In 1795, Martha Bullard of Hallowell, Maine, detailed the following household chores in her diary: brewing beer, nursing a sick cow, and scouring 35 skeins of wool in preparation for weaving. "A woman's work is never done, as the song says," she entered for one cold November week. "And happy she whose strength holds out to the end of the days."

Historians of housework (e.g., Ruth Schwartz, More Work for Mother: The Ironies of Technology from the Open Hearth to the Microwave; Susan Strasser, Never Done; and Ann Oakley, The Sociology of Housework) have noted the grand irony of "labor saving" household appliances: often they have expanded, rather than contracted, household tasks and the time required for their completion. And as products of the industrial revolution entered the home, such as ready-made food and clothes, housework was to shift to more coordinating and managerial roles such as shopping, chauffeuring kids, dealing with service agencies for younger and older family members, and maintaining family budgets.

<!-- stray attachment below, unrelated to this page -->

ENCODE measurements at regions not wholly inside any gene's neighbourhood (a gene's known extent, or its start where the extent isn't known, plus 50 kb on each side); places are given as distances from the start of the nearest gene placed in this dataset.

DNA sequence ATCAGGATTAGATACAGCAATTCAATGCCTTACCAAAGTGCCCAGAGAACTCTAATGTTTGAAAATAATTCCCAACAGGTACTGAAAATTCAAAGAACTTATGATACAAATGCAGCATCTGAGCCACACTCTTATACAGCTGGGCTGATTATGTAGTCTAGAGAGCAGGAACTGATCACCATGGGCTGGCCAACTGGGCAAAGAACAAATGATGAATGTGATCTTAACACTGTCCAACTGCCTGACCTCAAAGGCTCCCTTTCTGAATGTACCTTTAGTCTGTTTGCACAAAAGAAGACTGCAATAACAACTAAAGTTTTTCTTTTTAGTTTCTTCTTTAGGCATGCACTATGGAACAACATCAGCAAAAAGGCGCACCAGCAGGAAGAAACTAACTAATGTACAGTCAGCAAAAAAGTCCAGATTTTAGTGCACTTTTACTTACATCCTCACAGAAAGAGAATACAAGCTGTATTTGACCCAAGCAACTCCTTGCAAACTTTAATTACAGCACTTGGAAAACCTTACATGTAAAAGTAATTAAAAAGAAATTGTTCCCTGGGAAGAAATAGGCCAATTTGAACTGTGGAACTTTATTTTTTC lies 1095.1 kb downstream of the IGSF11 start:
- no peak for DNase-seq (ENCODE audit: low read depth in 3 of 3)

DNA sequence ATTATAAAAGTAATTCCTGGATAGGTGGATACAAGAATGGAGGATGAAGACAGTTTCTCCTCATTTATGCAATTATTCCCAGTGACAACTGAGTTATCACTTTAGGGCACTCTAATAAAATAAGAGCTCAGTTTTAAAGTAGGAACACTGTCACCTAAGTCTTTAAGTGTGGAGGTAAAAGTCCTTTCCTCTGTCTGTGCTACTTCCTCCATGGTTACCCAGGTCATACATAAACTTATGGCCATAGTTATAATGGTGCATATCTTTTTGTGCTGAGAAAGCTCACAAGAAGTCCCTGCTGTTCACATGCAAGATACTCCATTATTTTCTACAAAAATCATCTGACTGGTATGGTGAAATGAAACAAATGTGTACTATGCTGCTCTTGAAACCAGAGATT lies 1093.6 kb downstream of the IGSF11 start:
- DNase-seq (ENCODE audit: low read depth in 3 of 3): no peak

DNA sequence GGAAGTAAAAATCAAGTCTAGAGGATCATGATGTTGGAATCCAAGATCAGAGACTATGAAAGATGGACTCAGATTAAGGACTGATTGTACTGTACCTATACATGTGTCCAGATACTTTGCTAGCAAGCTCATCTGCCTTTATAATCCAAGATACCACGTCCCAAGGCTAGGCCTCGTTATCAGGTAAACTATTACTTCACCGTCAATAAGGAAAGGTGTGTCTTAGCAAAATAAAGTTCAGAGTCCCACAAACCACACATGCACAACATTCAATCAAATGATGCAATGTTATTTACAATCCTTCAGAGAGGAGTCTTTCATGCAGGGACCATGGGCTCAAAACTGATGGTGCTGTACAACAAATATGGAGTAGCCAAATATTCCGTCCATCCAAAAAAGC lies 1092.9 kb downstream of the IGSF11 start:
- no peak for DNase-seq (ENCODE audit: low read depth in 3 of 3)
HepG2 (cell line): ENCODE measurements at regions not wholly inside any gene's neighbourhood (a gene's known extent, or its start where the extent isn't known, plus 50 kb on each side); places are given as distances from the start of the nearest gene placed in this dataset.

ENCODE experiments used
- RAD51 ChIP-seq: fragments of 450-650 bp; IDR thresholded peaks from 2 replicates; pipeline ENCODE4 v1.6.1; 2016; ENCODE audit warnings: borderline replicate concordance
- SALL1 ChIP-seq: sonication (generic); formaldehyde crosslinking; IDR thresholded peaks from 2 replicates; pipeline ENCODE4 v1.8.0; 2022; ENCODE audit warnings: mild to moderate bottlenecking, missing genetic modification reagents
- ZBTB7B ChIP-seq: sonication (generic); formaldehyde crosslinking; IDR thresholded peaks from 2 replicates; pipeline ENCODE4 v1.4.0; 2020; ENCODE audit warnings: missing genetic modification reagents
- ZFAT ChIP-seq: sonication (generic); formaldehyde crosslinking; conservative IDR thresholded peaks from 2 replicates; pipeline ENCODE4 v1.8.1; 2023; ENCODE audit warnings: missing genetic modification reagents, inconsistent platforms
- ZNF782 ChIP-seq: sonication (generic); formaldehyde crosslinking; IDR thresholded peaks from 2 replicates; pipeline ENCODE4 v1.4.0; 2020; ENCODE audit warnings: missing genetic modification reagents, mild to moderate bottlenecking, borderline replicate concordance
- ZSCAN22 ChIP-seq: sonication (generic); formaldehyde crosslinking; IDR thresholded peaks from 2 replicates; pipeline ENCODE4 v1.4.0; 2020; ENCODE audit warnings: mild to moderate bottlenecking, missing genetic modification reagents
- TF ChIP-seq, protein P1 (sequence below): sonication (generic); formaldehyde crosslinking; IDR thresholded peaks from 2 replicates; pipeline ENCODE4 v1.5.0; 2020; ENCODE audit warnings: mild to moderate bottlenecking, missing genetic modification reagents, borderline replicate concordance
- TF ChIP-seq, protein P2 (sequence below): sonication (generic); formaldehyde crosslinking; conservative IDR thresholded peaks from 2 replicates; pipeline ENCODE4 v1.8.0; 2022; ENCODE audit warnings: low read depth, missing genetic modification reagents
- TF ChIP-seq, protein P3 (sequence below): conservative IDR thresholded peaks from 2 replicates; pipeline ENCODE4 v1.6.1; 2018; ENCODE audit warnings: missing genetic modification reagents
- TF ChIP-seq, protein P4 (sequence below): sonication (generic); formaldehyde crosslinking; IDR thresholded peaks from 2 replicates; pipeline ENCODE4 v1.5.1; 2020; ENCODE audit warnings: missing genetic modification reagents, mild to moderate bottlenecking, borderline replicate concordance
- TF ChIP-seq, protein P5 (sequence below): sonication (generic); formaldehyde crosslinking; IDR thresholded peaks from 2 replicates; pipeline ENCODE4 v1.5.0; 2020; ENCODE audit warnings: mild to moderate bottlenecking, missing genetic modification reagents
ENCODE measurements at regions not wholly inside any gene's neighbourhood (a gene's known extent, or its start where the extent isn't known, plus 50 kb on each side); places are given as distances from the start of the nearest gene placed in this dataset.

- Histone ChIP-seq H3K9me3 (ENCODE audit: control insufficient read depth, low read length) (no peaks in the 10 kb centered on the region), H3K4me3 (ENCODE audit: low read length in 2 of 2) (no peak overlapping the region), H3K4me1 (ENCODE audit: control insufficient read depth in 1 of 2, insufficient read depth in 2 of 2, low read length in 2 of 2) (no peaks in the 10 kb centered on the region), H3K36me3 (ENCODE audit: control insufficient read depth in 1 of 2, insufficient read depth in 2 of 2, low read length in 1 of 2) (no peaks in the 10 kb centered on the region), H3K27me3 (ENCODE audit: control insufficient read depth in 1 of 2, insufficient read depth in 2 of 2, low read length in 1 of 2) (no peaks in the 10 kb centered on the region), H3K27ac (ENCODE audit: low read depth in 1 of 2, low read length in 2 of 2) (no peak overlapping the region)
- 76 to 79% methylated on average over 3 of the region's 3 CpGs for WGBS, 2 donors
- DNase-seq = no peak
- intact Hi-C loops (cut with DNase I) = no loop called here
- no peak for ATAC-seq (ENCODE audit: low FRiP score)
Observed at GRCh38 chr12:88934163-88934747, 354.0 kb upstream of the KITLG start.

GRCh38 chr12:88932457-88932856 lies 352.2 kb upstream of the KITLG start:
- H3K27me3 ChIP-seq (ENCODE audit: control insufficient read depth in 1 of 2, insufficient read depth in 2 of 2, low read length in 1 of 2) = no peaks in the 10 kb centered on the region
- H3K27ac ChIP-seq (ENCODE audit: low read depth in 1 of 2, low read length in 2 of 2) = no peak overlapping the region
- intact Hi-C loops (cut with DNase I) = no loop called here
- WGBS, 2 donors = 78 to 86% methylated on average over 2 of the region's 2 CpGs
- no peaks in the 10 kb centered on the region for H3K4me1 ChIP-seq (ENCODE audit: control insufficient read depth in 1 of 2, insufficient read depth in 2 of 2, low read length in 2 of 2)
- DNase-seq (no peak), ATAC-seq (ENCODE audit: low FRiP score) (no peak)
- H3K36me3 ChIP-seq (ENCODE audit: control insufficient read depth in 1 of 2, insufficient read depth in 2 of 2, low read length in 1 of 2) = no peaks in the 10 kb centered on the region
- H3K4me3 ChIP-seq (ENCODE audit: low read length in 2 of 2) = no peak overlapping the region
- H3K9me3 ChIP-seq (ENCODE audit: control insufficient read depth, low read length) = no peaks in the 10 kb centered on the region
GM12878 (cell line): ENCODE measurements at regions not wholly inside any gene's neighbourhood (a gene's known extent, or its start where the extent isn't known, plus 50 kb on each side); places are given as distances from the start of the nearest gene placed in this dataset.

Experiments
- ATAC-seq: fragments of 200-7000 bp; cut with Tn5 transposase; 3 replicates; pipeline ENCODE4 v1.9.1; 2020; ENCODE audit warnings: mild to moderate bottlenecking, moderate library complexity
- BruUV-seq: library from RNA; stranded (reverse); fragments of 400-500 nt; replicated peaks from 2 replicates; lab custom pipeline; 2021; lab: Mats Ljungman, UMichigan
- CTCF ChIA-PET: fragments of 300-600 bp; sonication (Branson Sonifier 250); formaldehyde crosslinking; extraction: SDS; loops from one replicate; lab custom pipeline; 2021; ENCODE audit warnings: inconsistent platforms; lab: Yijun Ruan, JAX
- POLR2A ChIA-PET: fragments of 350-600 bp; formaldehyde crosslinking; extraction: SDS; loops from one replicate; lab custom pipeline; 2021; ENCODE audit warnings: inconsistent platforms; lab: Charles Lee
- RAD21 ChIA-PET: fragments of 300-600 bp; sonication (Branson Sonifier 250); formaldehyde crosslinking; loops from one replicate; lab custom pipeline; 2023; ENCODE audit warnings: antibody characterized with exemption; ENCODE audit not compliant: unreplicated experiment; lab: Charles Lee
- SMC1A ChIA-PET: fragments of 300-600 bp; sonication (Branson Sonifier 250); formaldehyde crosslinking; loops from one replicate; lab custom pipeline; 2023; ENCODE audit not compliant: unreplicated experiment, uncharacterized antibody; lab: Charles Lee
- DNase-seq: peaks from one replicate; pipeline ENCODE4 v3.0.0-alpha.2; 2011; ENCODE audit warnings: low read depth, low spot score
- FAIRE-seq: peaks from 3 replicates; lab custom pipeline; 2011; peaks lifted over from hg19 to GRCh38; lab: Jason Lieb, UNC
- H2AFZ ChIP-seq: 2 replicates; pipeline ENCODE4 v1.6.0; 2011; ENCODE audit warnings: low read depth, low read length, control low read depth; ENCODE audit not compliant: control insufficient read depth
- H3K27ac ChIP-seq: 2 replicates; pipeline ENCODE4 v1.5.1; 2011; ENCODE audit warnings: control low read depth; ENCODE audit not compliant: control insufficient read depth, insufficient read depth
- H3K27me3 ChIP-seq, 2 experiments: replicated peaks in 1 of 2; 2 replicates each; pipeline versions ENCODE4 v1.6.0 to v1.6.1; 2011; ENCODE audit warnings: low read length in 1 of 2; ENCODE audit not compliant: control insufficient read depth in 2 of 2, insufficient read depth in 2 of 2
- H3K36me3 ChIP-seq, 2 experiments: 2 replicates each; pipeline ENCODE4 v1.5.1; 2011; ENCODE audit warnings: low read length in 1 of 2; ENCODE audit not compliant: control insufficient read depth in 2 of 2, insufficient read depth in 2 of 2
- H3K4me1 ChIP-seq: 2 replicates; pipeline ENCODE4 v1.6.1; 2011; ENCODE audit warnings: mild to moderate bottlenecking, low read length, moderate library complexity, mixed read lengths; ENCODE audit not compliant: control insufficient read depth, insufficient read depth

Elsewhere, we observed the huge gender inequalities in the time dual-career couples spend such household labor. Here, let's explore further this division of labor of American husbands and wives using the results of the 1994 NORC General Social Survey. That year, respondents were asked: "In your household who does the following things:" (with possible responses: always the woman, usually the woman, about equal or both together, usually the man, always the man, is done by a third person):

Click here to see couples' responses to these questions. The disparities reported by the sexes is interesting, which each deflating the contributions of the other.

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